Academic writing follow-up post 7

You wonder if you’ve absorbed Sword’s advice by osmosis or not? Certainly, I found your prose very clear, flowing and eminently readable. I think, however, that the characterisation of fit and trim you received is more a function of the narrative approach you took to explain the process of creating your discussion board post rather than any judgement about academic writing per se. Your post reads quite like my own Learning Log entries where everything is in the first person. In those, I write about what I did or will do, i.e. I am the agent and passive sentences are few (sic).

I fully concur with you that nouns like ‘profession, reflection and discussion’ are meaningful and do not require cautious use in these discussion board posts. Certainly, they do in conversations with non-specialists and in academic discussions where there are differences either in terminological nuance or in technical meaning. Following Saussure, we can say that all language is self-referential and that the sign (i.e. the word) is only understood in terms of its relation to the system in which the word exists (Holdcroft, 1991). This is a roundabout way of saying that cat, for example, only has meaning as a sign that points to a signified which can be either an actual cat or, more likely, the general concept of cat that English speakers have. Furthermore, the word cat only has meaning where speakers share a language, and the sound cat has little to do with the signified object (although onomatopoeia and iconicity, which is the “resemblance between form and meaning” [Perry, Perlman, & Lupyan, 2015, abstract], suggest a refinement on Saussure’s model). Saussure implies that successful communication happens when there is maximal overlap speakers’ relationships between signs and signifiers.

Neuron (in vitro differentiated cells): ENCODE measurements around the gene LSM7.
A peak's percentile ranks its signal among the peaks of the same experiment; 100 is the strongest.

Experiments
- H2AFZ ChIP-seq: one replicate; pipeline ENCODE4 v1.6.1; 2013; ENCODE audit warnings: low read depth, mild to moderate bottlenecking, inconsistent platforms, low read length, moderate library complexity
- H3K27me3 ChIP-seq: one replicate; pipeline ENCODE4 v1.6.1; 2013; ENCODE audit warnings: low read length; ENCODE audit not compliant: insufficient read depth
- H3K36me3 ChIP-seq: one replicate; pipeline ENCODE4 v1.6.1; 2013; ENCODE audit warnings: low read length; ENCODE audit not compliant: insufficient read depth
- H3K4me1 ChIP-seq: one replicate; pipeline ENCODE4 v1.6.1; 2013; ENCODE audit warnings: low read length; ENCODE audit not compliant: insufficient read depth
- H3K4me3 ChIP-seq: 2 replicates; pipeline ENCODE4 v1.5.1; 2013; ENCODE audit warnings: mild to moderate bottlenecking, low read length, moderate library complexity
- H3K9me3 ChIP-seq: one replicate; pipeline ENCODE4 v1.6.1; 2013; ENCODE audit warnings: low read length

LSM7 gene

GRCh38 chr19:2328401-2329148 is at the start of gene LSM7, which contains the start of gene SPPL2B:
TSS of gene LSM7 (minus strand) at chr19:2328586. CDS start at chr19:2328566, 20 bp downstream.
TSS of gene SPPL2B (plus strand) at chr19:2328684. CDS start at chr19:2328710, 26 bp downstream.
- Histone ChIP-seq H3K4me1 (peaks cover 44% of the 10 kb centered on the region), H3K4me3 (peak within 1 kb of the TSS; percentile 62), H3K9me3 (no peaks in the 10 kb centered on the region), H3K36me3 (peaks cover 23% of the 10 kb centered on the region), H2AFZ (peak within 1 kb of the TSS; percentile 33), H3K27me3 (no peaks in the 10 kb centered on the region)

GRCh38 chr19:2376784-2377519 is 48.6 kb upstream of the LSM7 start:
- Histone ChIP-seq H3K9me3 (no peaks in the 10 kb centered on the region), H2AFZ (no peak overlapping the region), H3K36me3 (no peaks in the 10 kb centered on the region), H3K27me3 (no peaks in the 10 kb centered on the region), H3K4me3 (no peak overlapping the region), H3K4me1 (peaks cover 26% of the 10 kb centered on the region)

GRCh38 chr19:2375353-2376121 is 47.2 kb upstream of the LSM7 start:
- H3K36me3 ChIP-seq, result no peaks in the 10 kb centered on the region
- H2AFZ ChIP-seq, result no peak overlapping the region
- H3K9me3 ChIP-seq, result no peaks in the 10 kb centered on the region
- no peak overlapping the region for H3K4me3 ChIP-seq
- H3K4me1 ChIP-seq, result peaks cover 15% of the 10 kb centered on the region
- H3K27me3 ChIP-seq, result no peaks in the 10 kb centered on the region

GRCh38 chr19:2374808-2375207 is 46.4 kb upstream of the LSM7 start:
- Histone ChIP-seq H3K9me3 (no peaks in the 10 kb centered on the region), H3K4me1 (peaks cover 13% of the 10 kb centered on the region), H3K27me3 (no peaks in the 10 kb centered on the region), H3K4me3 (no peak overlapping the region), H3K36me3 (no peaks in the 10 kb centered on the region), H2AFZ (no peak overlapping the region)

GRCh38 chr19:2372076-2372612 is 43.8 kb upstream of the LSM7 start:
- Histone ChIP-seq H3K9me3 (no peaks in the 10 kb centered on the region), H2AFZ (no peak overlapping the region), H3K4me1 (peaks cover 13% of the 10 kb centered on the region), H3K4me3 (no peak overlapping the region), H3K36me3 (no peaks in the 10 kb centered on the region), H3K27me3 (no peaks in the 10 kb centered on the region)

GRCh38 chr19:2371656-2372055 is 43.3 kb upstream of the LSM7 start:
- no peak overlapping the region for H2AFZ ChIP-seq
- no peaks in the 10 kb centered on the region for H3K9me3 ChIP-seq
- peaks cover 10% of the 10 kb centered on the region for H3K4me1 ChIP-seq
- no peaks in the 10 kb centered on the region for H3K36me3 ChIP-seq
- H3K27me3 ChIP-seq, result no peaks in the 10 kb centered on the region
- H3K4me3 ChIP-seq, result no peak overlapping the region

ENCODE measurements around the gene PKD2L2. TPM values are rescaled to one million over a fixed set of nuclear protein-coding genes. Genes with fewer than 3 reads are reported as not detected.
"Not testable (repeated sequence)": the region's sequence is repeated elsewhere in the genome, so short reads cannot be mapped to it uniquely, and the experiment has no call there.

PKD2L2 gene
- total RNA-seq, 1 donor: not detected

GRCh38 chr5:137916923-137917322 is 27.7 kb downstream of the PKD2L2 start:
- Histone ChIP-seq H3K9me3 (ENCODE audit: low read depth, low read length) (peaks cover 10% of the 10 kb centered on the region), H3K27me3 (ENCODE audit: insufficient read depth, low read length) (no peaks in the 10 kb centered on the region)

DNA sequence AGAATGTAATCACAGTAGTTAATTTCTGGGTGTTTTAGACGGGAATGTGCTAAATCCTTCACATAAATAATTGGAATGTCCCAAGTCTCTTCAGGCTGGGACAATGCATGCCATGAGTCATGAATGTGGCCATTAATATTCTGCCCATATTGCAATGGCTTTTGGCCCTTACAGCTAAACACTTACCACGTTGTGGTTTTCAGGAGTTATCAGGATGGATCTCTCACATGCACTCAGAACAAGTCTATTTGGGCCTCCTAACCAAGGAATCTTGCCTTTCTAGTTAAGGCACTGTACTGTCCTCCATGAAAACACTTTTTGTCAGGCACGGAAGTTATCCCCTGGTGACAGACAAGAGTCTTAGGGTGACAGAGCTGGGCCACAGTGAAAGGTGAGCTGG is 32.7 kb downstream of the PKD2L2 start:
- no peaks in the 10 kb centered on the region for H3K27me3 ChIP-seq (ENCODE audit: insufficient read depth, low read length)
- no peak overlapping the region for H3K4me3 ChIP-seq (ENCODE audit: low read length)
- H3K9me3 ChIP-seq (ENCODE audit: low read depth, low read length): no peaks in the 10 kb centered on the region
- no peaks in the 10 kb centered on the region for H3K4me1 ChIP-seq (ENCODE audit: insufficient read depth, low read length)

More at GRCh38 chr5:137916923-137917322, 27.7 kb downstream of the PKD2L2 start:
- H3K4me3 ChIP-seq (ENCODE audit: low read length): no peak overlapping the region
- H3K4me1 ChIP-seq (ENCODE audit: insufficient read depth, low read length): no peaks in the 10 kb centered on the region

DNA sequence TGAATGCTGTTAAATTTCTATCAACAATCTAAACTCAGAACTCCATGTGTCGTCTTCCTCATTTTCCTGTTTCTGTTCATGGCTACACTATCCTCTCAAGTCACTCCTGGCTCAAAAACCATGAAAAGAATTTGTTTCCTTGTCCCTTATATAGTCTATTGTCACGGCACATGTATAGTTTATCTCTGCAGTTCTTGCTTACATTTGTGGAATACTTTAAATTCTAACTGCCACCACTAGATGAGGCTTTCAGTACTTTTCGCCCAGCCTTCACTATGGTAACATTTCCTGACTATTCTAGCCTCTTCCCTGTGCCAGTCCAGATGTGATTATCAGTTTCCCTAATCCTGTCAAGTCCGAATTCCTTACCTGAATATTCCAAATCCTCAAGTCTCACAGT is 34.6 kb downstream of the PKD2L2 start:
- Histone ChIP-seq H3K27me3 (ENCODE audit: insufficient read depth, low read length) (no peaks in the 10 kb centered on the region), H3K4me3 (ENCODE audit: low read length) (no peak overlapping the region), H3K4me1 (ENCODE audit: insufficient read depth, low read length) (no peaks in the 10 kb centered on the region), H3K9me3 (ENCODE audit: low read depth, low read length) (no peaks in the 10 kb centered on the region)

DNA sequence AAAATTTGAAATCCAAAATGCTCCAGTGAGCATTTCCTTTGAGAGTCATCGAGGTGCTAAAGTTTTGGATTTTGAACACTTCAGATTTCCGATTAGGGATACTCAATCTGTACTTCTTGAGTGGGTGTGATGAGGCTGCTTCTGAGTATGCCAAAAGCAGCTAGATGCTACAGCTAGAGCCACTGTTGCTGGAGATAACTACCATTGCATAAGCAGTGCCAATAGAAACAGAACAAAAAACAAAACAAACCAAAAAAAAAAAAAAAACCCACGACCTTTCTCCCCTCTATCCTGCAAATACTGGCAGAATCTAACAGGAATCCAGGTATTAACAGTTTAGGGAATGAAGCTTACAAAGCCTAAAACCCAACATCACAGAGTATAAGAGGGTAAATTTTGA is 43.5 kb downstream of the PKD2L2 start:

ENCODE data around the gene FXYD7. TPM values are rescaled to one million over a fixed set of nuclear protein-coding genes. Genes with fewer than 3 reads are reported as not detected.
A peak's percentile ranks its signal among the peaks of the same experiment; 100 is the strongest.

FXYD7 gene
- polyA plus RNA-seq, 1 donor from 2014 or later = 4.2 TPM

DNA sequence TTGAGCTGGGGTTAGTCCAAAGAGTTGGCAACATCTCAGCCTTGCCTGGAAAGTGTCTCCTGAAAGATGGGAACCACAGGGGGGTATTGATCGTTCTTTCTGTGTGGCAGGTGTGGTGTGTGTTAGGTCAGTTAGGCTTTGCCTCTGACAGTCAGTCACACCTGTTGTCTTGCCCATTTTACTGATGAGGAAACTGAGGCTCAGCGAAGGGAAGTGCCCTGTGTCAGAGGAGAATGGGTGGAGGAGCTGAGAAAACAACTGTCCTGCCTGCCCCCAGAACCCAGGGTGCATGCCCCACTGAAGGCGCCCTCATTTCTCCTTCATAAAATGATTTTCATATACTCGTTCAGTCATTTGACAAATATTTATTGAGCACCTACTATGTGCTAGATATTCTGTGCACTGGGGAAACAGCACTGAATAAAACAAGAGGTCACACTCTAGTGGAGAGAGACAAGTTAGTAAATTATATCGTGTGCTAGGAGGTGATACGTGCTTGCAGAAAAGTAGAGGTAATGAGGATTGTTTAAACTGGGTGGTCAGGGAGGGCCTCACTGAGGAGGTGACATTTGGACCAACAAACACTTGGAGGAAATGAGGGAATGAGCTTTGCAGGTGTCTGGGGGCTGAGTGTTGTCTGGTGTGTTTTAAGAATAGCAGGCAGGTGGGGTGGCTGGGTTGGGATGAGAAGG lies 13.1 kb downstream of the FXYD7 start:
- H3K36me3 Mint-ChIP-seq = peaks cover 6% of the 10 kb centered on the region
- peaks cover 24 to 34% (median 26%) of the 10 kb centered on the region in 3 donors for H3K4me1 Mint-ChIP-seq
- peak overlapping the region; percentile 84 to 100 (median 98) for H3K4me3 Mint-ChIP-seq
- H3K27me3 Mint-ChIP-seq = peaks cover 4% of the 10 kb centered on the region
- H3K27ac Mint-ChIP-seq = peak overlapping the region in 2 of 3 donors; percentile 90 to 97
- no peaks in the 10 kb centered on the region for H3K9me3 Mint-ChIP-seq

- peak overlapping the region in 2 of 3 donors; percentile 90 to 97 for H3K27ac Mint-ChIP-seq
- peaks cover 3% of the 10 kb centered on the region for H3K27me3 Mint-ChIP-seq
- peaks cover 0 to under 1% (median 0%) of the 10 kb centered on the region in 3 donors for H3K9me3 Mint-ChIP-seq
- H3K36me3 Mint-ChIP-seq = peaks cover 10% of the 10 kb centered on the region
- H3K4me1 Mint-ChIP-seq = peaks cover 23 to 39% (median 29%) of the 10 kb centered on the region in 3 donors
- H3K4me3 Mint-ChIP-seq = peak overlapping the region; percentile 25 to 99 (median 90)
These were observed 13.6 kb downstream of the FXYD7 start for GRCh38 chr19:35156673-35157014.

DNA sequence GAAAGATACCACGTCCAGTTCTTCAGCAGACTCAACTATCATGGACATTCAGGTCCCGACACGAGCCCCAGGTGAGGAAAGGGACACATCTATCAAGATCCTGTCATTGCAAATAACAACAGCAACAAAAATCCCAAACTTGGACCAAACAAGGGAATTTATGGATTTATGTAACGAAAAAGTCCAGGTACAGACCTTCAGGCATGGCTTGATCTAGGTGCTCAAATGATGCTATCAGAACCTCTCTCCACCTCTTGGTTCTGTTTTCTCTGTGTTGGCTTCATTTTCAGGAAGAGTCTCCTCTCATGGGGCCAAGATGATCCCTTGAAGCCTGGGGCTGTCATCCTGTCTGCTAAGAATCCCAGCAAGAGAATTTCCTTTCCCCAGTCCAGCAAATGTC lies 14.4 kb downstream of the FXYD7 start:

What this suggests to me is that I should contemplate my audience. In this case, I know (from your introduction) that you are an educator specialising in geography. I can assume a high level of vocabulary because you are an EdD candidate, and I know that you have an excellent meta-cognitive grasp of your issues in your writing, as evidenced by your reflection in this discussion post. On this basis, I chose an introductory style to present Saussure believing that there’s a chance you won’t know him. I left onomatopoeia unglossed but defined iconicity. You may feel slighted or relieved by these choices, I can’t know at this stage. My point is that any writer must focus on the likely readership[1] before considering style, and that I felt Saussure’s distinction between sign and signifier is a useful addition to help frame and clarify issues in academic communication.

Jim

[1] Wallace and Poulson (2003, p. 9) present a very useful “profile of the typical academic who assesses your writing”.

Holdcroft, D. (1991). Saussure: signs, system and arbitrariness (eBook). Cambridge: Cambridge University Press.

Perry, L. K., Perlman, M., & Lupyan, G. (2015). Iconicity in English and Spanish and Its Relation to Lexical Category and Age of Acquisition. Plos One, 10(9), e0137147. http://doi.org/10.1371/journal.pone.0137147

Wallace, M., & Poulson, L. (2003). Critical reading for self-critical writing. In Learning to read critically in educational leadership and management (pp. 3–38). London: Sage.

About theCaledonian

Scot living in north Japan teaching at a national university.
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